I discover which tools are my favorites by how often I find myself reaching for them. When working with hardwoods the smoothing plane I most often reach for is this Chinese style smoothing plane. I have several similar planes in a variety of sizes but this is the one I keep closest to the bench.
It is made of some type of rosewood and has a high blade angle of around 60 degrees. It also has an extremely tight mouth. This style of plane leaves a surface virtually free of tear out on just about any hardwood, even highly figured maple and cherry.
Some of the Chinese planes I use had the brand name of Mujingfang on the box and others did not. They were all realtively inexpensive with the largest costing around $50 a few years ago. The smaller ones cost under $20. A number of tool shops were carrying them a few years ago and a few places still carry them.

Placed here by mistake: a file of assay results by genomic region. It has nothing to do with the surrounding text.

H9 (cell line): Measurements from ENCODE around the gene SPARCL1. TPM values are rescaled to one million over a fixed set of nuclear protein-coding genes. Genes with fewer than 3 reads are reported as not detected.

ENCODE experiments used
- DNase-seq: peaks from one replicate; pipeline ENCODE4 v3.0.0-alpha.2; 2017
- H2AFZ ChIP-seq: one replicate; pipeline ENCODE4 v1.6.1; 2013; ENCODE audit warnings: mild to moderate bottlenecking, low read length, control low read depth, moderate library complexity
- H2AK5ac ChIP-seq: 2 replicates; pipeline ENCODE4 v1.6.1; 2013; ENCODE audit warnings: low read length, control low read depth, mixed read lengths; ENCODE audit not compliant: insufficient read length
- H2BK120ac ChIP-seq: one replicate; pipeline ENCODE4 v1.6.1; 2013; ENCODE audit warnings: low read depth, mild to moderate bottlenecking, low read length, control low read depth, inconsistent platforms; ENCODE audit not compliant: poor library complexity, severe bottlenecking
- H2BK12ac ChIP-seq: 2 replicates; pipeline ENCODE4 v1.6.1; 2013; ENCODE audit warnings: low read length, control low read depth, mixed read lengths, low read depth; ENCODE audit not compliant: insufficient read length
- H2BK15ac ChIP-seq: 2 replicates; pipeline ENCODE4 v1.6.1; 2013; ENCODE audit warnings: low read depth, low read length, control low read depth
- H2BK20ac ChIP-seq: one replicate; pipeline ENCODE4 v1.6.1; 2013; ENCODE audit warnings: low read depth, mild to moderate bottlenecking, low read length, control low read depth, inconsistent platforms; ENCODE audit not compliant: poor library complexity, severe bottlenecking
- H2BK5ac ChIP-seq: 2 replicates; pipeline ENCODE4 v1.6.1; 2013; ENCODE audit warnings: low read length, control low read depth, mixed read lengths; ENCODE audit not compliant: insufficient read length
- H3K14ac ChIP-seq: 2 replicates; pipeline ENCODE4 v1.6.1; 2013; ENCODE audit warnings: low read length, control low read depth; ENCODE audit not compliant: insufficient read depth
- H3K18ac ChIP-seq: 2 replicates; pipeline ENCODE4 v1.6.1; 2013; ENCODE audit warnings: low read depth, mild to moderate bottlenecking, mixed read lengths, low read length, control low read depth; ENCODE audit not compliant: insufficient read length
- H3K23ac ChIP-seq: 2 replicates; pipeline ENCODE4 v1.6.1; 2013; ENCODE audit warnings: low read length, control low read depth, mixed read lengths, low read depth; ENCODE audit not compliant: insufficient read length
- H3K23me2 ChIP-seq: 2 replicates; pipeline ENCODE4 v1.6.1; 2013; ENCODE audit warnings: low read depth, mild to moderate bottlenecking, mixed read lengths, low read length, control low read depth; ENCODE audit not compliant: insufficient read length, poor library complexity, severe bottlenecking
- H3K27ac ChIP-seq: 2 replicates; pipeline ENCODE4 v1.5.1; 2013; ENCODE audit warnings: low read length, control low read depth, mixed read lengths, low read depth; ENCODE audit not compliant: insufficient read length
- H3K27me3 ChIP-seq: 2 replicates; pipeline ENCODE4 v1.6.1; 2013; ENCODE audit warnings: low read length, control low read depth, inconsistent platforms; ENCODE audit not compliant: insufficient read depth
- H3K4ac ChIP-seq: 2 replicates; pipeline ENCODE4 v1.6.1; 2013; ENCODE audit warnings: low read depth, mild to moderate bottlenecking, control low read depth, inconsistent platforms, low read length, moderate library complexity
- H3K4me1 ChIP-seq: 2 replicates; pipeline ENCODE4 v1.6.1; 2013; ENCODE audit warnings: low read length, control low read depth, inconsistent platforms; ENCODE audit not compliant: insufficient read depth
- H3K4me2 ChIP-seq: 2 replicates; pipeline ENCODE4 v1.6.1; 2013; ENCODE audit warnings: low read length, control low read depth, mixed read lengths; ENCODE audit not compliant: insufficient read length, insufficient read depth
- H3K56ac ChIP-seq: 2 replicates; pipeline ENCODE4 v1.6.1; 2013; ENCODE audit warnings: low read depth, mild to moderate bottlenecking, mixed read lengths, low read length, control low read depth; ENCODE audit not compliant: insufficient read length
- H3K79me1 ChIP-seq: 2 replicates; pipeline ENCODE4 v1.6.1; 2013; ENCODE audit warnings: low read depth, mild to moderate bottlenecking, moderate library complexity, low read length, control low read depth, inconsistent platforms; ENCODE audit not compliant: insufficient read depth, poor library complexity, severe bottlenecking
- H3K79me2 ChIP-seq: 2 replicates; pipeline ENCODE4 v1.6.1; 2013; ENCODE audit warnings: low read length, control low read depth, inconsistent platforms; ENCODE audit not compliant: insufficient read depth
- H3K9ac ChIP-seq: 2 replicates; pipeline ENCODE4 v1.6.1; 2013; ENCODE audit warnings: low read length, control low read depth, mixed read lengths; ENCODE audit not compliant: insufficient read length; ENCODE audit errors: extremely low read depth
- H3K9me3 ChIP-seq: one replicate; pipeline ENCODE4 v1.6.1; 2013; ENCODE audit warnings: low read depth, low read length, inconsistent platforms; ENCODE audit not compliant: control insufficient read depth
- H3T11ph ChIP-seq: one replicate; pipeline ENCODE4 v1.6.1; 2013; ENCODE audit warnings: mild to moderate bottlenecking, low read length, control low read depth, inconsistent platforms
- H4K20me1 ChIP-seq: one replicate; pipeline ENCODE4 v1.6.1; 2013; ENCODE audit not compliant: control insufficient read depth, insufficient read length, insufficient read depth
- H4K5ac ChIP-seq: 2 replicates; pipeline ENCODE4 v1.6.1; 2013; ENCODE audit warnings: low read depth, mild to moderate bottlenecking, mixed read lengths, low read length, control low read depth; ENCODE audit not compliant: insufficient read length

Learning to use this style of plane took some time. Like all wooden planes it occasionally needs to have the sole flattened and there is a little trial and error to adjusting the blade with a hammer. The challenge was to get used to a completely different style of grip. At first I found the plane hard to control and my hands would feel cramped after a short time.
I’m glad I kept trying to use this plane. I eventually adjusted my technique and I now find it very comfortable to hold and the grip and stance give me the power I need to push a high angle plane. The higher the blade angle the smoother the blade will cut through difficult wood but it also take a lot more power to push.
If you come across one of these I’d suggest you give it a try.